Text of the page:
Are you a developer but a complete beginner using Google APIs? This series is for you because I'm showing you how get started from scratch. Each API family differs from others, so while it would be great if the UX (user experience) was completely consistent across all APIs, this isn't the case, so my goal is to help developers understand how their use differs between product families. As mentioned in the previous post, I'm starting with the Google Workspace (formerly called G Suite and Google Apps) APIs.
Google Workspace ("GWS") refers to the collection of: Gmail, Google Drive, Calendar, Docs, Sheets, Slides, Forms, plus others. Behind each of these well-known apps is a RESTful API. Why GWS APIs first? The main reason is they're completely free (up to certain limits) and do not require a credit card. Don't worry though... we'll get to other Google APIs soon thereafter, including: Cloud ("GCP"), Google Maps, YouTube, Firebase, etc., and more interesting, demo apps using APIs from different product families.
Regardless of which Google APIs you use, there are two main requirements:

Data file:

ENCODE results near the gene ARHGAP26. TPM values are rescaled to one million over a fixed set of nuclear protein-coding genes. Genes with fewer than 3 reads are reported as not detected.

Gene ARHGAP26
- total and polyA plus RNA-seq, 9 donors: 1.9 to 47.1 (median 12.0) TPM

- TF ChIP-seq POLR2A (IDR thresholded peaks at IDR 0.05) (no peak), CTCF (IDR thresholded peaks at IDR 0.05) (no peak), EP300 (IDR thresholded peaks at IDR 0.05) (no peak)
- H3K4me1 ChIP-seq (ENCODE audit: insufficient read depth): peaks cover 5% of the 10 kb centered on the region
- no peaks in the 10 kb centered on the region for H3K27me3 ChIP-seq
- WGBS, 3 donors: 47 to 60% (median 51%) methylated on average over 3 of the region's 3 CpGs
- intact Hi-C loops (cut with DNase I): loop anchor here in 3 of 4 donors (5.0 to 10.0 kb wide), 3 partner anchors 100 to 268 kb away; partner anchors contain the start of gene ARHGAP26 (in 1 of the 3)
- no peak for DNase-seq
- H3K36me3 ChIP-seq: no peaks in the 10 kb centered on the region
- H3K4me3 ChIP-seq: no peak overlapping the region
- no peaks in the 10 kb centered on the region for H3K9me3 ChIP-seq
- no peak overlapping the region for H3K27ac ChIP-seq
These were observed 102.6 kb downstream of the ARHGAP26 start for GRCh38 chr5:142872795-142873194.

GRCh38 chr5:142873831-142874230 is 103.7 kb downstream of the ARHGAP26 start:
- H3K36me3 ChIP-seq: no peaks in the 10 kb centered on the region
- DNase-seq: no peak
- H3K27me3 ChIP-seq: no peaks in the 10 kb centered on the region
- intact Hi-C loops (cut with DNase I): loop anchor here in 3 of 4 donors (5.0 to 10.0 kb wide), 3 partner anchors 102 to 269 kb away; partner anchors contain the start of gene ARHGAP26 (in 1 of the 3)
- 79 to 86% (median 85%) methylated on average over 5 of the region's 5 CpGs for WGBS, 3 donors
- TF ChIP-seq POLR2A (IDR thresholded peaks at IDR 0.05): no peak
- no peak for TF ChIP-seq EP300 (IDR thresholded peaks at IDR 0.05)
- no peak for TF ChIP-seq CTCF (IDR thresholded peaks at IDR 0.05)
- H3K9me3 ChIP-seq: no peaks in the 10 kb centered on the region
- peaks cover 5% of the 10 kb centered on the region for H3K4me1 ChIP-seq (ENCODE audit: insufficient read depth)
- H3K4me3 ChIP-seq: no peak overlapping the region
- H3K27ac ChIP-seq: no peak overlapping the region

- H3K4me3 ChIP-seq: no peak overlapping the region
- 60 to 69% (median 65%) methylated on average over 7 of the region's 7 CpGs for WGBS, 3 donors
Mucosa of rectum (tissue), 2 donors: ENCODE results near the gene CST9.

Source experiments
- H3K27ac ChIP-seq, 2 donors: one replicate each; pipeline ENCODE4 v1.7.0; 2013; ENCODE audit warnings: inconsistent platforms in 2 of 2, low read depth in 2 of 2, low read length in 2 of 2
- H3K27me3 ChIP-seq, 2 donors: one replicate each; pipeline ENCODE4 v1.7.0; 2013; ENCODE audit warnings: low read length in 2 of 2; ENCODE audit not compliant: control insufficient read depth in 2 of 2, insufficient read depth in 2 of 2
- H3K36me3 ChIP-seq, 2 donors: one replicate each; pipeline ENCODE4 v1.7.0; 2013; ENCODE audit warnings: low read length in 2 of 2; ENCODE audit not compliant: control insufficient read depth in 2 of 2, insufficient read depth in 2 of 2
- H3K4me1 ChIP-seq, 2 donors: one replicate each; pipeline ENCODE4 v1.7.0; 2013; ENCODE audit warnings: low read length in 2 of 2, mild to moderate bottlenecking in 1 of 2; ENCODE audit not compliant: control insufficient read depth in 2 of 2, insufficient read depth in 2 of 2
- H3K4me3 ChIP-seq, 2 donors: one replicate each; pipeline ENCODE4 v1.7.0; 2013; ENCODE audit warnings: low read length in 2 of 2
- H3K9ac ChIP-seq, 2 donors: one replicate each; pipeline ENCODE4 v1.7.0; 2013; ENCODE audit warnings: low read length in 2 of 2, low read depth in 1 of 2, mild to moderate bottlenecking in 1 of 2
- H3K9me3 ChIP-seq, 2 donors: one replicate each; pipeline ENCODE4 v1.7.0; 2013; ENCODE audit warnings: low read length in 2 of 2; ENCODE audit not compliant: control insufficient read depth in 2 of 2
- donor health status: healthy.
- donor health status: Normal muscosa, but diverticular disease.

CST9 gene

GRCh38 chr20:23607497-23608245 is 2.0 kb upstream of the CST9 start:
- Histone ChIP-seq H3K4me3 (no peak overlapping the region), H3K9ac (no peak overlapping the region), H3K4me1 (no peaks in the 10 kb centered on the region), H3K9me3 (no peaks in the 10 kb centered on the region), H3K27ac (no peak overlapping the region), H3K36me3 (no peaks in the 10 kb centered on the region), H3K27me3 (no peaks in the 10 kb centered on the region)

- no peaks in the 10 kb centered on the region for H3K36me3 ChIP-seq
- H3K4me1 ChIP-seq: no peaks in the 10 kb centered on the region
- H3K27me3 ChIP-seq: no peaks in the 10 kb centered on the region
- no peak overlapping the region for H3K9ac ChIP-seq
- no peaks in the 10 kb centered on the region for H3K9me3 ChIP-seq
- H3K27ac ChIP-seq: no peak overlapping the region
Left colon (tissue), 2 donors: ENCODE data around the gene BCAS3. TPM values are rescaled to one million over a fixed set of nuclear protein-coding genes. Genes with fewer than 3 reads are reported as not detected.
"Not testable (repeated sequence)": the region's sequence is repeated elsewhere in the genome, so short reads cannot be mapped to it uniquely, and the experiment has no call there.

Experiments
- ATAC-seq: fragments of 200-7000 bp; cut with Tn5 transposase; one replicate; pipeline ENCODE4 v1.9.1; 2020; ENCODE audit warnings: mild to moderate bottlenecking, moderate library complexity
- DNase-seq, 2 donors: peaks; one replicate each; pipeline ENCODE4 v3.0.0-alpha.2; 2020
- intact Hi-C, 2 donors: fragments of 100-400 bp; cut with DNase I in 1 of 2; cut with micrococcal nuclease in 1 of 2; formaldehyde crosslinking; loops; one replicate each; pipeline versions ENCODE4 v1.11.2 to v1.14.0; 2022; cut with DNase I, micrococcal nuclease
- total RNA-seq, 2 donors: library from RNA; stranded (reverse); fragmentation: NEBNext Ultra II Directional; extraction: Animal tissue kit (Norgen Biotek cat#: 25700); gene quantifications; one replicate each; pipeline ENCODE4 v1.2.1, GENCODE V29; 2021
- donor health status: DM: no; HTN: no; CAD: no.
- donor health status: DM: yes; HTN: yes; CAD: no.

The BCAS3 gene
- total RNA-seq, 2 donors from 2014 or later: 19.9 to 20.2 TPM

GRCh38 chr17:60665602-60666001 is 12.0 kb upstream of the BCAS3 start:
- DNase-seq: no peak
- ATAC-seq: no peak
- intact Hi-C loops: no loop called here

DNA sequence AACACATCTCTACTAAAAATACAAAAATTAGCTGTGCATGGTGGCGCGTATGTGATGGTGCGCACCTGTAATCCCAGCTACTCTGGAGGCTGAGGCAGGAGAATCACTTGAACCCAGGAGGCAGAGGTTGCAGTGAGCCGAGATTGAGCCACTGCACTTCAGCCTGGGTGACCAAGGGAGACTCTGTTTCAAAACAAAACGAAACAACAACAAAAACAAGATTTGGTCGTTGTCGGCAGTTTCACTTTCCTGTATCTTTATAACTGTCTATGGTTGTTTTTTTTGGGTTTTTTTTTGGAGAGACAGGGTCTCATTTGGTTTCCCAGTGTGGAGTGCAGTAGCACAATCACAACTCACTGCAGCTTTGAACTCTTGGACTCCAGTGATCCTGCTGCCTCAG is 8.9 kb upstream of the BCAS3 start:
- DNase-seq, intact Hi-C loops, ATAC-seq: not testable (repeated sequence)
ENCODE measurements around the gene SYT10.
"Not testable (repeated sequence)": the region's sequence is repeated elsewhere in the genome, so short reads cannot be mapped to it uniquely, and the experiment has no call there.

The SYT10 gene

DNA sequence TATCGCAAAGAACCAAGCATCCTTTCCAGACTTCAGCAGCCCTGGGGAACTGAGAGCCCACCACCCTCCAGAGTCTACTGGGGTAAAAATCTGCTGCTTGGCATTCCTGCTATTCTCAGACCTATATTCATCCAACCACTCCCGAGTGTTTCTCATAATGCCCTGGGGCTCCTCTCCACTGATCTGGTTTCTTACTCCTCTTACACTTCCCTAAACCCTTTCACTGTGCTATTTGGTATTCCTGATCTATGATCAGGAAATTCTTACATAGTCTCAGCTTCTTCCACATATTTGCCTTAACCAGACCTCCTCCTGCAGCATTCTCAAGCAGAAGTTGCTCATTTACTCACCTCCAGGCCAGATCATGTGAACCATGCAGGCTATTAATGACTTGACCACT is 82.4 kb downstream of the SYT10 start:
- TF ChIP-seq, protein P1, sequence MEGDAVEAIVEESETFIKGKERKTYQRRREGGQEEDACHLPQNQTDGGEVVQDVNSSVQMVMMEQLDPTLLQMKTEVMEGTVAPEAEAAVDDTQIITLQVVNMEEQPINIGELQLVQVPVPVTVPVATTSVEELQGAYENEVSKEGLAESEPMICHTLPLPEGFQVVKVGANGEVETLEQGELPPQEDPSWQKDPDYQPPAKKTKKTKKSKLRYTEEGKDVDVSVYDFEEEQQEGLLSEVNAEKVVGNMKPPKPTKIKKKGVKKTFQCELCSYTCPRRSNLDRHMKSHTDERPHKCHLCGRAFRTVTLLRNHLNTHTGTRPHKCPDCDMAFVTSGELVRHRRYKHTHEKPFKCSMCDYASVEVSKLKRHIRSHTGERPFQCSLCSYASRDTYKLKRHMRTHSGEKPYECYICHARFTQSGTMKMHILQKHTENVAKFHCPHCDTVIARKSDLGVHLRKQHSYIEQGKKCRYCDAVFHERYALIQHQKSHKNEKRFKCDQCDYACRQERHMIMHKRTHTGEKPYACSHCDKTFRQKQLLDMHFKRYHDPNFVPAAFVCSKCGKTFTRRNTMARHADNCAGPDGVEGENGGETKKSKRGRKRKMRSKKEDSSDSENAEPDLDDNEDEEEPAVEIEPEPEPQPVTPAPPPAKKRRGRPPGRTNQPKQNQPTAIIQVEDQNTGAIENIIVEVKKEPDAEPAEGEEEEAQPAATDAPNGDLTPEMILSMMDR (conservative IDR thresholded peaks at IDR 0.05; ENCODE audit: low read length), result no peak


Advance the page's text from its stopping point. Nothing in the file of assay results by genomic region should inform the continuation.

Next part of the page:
- Authentication — typically login & password; using Google APIs requires a Google account
- Authorization — an application needs permission to call an API & perform data access
A third item you should use is a "client library." While optional, their use is strongly recommended, and I'll cover this topic in the next post. Authentication and authorization are commonly abbreviated as "authn" and "authz", respectively. Because both are long, similar words that start with, "auth," some think they're the same thing, but alas, they're not. Check out this page in the official docs to help differentiate. I'll do the same below as well as guide you to creating the required resources.